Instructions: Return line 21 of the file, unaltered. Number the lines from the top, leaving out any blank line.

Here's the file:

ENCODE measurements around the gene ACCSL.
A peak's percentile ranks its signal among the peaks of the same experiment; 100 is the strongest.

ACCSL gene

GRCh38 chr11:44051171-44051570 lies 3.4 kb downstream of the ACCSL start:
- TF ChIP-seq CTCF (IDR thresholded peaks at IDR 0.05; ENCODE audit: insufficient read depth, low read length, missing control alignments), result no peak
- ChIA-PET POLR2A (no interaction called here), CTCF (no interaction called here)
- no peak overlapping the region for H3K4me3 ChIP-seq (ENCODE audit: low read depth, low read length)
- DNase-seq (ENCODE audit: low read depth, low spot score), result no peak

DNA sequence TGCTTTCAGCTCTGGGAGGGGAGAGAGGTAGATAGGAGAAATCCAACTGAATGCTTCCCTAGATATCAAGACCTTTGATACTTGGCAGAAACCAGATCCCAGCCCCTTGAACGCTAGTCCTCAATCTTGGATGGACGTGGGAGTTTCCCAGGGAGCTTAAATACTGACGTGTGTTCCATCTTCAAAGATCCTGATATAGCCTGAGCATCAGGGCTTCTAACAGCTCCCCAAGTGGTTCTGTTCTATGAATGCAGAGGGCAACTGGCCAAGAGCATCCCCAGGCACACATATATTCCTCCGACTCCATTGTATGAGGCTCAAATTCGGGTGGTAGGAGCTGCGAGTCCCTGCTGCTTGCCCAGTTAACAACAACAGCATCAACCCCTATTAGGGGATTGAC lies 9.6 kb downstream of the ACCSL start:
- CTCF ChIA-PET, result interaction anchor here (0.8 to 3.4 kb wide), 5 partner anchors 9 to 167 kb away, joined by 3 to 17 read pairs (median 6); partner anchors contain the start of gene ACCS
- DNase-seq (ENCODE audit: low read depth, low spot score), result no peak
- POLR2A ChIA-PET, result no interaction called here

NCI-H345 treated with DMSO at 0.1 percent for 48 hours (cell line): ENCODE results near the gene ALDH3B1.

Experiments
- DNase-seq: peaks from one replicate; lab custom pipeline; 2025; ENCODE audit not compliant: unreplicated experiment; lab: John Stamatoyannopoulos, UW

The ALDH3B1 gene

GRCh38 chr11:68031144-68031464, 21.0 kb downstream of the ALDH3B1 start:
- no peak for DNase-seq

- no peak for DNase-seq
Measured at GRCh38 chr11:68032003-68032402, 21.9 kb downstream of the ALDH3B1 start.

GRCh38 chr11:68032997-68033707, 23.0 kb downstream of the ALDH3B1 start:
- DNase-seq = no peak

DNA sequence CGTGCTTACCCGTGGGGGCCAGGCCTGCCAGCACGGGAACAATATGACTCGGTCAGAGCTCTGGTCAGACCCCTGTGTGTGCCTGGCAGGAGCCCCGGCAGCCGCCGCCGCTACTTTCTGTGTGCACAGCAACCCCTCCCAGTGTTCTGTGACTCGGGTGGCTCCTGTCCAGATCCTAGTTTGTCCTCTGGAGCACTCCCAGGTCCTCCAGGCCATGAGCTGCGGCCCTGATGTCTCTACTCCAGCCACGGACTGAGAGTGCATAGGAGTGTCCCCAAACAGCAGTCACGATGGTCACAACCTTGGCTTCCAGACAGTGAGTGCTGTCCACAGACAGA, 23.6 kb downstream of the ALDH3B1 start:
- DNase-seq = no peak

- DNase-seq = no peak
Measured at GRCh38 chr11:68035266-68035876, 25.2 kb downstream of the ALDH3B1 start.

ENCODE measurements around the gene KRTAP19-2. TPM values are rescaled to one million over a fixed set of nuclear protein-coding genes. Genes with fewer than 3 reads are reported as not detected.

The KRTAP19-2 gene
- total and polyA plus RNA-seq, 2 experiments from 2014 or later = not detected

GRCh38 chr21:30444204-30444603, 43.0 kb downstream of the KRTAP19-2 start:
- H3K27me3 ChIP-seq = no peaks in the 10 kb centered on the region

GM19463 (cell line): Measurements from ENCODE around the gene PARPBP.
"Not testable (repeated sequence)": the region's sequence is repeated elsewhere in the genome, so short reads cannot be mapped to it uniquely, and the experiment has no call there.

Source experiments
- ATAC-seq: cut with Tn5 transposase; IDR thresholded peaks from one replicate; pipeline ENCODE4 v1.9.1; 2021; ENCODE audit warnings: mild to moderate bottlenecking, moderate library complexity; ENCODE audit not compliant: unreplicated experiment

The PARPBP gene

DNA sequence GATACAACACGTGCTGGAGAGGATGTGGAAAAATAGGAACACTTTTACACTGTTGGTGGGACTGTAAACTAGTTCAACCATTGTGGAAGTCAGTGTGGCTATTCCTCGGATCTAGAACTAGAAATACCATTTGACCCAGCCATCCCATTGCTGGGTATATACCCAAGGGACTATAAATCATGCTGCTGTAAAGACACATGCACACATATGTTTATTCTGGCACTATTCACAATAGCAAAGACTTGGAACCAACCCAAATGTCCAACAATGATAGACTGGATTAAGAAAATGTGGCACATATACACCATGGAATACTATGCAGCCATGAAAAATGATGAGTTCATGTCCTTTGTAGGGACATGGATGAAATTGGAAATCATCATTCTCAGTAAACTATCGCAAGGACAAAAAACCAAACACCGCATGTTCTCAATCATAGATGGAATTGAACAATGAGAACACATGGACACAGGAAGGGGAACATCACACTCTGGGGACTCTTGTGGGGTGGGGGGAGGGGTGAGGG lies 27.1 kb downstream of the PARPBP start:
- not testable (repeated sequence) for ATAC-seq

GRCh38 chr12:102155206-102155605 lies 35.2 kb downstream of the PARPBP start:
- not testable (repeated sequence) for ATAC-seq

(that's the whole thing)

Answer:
GRCh38 chr11:68032997-68033707, 23.0 kb downstream of the ALDH3B1 start: